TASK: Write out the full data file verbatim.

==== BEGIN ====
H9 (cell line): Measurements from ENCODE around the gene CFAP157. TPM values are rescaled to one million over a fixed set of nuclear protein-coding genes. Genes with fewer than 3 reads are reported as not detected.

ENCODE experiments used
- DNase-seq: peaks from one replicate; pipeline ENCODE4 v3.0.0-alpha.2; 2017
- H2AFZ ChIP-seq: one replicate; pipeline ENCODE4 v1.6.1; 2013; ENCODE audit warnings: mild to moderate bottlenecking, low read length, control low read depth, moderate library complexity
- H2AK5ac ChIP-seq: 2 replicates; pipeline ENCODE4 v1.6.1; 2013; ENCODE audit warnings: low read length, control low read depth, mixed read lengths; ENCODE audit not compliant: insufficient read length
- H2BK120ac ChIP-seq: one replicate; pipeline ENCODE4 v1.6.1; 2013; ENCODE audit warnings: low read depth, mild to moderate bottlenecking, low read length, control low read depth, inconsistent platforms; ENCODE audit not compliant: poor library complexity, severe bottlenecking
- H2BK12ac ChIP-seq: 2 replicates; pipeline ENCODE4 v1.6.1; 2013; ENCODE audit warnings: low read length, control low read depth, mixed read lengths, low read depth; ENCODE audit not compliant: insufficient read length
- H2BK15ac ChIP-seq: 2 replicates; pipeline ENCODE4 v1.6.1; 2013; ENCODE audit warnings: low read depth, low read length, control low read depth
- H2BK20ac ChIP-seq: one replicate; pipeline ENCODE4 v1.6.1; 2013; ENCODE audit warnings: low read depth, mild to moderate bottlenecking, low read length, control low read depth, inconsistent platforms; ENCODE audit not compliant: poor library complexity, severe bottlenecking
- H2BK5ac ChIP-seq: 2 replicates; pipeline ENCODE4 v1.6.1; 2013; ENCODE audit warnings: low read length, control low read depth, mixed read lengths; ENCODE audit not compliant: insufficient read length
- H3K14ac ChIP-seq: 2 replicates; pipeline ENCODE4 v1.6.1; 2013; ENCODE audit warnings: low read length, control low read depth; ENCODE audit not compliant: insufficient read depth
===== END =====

H9 (cell line): Measurements from ENCODE around the gene CFAP157. TPM values are rescaled to one million over a fixed set of nuclear protein-coding genes. Genes with fewer than 3 reads are reported as not detected.

ENCODE experiments used
- DNase-seq: peaks from one replicate; pipeline ENCODE4 v3.0.0-alpha.2; 2017
- H2AFZ ChIP-seq: one replicate; pipeline ENCODE4 v1.6.1; 2013; ENCODE audit warnings: mild to moderate bottlenecking, low read length, control low read depth, moderate library complexity
- H2AK5ac ChIP-seq: 2 replicates; pipeline ENCODE4 v1.6.1; 2013; ENCODE audit warnings: low read length, control low read depth, mixed read lengths; ENCODE audit not compliant: insufficient read length
- H2BK120ac ChIP-seq: one replicate; pipeline ENCODE4 v1.6.1; 2013; ENCODE audit warnings: low read depth, mild to moderate bottlenecking, low read length, control low read depth, inconsistent platforms; ENCODE audit not compliant: poor library complexity, severe bottlenecking
- H2BK12ac ChIP-seq: 2 replicates; pipeline ENCODE4 v1.6.1; 2013; ENCODE audit warnings: low read length, control low read depth, mixed read lengths, low read depth; ENCODE audit not compliant: insufficient read length
- H2BK15ac ChIP-seq: 2 replicates; pipeline ENCODE4 v1.6.1; 2013; ENCODE audit warnings: low read depth, low read length, control low read depth
- H2BK20ac ChIP-seq: one replicate; pipeline ENCODE4 v1.6.1; 2013; ENCODE audit warnings: low read depth, mild to moderate bottlenecking, low read length, control low read depth, inconsistent platforms; ENCODE audit not compliant: poor library complexity, severe bottlenecking
- H2BK5ac ChIP-seq: 2 replicates; pipeline ENCODE4 v1.6.1; 2013; ENCODE audit warnings: low read length, control low read depth, mixed read lengths; ENCODE audit not compliant: insufficient read length
- H3K14ac ChIP-seq: 2 replicates; pipeline ENCODE4 v1.6.1; 2013; ENCODE audit warnings: low read length, control low read depth; ENCODE audit not compliant: insufficient read depth